news The Technology Policy Institute, a US-based think tank, has published a paper on the NBN concluding that, while the network was set up to increase competition in the broadband sector, as well as boost quality and lower prices, it has evolved into a “intrusive policy subject to political pressures”.
The paper, titled The End of Australia’s National Broadband Network?, takes a look at the National Broadband Network, its history and aims, its changes since inception, and finally attempts to predict what my lie ahead for the ambitious scheme in the face of growing use of mobile technology.
Had the Federal Government spent the planned $40.7 billion rolling out a fibre-optic network to replace Australia’s existing copper infrastructure, it would have represented the “largest public sector investment in broadband infrastructure in the world as a share of GDP and the largest infrastructure project ever in Australia”, the paper says in its introduction.
However, while the NBN was meant to connect 93% of Australian households and businesses to a wholesale fibre to the premises (FTTP), it was downgraded to fibre to the node (FTTN) as a result of “escalating costs and political change”.
Six years after the NBN’s first trial in Tasmania, the “overall outcome has not been positive”, the authors, Lucia Gamboa Sorensen and Andrew Medina, suggest.
Coverage and adoption rates have “slowed” for fixed broadband and mobile broadband growth has remained “relatively constant” despite increased investment.
NBN customers still experience “low quality services”, due to low speeds, high prices compared with other countries and a slowing rate of price decrease for Internet services.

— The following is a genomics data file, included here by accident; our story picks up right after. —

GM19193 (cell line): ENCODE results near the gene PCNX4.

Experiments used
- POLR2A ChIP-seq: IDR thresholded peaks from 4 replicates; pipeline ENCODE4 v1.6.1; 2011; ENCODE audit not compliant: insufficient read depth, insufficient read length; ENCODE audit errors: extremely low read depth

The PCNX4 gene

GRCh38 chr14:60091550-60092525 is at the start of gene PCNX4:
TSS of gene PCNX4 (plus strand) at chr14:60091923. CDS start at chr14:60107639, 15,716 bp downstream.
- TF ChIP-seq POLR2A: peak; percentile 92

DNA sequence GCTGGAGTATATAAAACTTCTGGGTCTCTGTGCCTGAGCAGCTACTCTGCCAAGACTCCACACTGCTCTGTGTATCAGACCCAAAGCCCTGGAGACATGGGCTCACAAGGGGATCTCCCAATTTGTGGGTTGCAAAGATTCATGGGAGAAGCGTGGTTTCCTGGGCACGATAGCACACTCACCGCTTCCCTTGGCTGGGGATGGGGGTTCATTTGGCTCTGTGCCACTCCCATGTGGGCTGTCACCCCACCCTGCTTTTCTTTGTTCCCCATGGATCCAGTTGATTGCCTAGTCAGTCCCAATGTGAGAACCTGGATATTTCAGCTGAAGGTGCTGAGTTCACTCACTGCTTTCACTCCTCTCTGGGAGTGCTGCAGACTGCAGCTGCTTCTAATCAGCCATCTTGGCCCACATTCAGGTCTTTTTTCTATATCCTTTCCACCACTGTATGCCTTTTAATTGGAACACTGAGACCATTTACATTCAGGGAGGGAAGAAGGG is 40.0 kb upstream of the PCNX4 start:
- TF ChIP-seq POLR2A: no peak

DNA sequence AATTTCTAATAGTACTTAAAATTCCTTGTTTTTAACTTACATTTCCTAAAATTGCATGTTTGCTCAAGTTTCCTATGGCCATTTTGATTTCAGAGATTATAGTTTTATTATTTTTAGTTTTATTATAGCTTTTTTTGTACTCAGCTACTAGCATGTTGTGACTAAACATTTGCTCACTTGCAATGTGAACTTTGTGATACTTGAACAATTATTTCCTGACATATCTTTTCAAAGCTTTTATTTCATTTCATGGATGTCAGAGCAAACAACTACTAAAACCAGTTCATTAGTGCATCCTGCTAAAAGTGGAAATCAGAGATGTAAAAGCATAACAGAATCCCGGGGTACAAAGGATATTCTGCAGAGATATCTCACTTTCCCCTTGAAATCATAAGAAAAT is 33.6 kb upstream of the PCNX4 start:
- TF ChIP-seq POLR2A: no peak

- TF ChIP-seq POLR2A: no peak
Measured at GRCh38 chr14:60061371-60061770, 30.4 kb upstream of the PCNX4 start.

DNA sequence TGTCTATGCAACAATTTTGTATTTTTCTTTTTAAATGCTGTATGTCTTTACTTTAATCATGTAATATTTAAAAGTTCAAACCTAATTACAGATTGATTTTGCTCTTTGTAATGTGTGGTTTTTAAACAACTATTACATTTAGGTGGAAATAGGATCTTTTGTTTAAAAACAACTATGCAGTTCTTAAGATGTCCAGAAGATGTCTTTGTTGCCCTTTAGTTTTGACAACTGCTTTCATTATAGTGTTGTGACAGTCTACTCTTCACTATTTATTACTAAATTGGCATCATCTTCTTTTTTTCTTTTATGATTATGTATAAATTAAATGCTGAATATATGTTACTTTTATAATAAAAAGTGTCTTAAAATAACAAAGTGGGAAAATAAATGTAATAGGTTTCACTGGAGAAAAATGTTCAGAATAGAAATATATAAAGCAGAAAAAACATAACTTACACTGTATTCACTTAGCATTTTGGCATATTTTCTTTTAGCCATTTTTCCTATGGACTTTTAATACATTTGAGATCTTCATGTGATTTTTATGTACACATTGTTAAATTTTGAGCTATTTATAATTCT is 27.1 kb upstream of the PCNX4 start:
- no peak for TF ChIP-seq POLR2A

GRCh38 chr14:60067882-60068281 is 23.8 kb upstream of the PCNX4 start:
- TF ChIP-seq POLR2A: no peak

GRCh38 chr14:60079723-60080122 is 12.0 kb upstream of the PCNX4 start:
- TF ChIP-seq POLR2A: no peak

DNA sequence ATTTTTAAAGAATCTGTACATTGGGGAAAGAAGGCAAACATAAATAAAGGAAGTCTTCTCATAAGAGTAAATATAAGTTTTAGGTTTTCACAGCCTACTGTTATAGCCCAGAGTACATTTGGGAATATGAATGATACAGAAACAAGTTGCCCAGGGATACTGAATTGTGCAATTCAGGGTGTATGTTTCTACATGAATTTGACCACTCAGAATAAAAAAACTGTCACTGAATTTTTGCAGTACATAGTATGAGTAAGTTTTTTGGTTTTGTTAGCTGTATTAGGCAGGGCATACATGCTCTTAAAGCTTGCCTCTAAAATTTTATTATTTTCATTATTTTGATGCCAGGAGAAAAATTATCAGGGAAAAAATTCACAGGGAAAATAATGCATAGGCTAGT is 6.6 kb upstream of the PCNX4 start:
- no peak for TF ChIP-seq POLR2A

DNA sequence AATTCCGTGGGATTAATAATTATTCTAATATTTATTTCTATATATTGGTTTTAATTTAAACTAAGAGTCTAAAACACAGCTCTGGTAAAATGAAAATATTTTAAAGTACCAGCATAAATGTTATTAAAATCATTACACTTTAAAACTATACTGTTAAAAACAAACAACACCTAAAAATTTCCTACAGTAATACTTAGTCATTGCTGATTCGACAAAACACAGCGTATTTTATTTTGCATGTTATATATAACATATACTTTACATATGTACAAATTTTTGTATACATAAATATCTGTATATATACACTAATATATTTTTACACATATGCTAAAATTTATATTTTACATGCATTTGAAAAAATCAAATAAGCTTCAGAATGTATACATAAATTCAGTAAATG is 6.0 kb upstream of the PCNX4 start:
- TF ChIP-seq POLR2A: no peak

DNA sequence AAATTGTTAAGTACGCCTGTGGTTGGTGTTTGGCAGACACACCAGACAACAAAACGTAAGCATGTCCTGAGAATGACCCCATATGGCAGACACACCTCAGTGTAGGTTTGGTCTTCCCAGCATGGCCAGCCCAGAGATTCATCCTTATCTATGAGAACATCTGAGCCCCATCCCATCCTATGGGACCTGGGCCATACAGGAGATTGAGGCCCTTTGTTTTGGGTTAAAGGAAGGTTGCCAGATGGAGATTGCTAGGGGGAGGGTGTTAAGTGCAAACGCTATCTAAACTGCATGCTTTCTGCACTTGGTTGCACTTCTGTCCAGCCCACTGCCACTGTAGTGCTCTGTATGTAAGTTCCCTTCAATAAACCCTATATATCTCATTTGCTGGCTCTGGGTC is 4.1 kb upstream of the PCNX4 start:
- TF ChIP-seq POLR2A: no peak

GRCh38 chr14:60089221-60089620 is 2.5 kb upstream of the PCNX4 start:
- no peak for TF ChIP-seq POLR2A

Further, fixed retail market concentration “has not changed significantly” since the NBN began operating and has “slightly increased” in the mobile market.
Finally, the research undertaken for the report suggests that faster mobile connection speeds are “changing consumer patters to perceive mobile as a substitute for fixed broadband”, the authors say.
While an ambitious undertaking, “the Australian case reveals how state owned broadband might not be the best answer to meet full coverage and competition objectives”, they suggest, adding:
“The NBN is an example of an intrusive policy subject to political pressures that has resulted in inefficiencies that distort consumer patterns and investment decisions without changing the competitive landscape.”
“In further attempts to bring down the cost and adopt a more deliverable strategy, the current administration is considering a gradual sell-off of the NBN network.”
A final chapter spells out the threat to the NBN from the increasing use of mobile tech to access the Internet.
While fixed data traffic is expected to grow by 180% by 2019, mobile data traffic is predicted to increase “nearly five-fold” by 2020.
“Perhaps the NBN should consider whether its deployment strategy can properly accommodate mobile data demand by prioritizing resources in towers and antennas and radio frequency spectrum allocation,” the report says.
The authors conclude by saying that “NBN has not only failed to achieve its targets but
stagnated fixed broadband adoption”. Further, it has “not changed Australia’s competitive
landscape in the mobile broadband market”.
They suggest that the government’s role in a sector “characterized by its dynamism” needs to be “revaluated” [sic].
The full report in pdf format can be found here.
Image credit: NBN company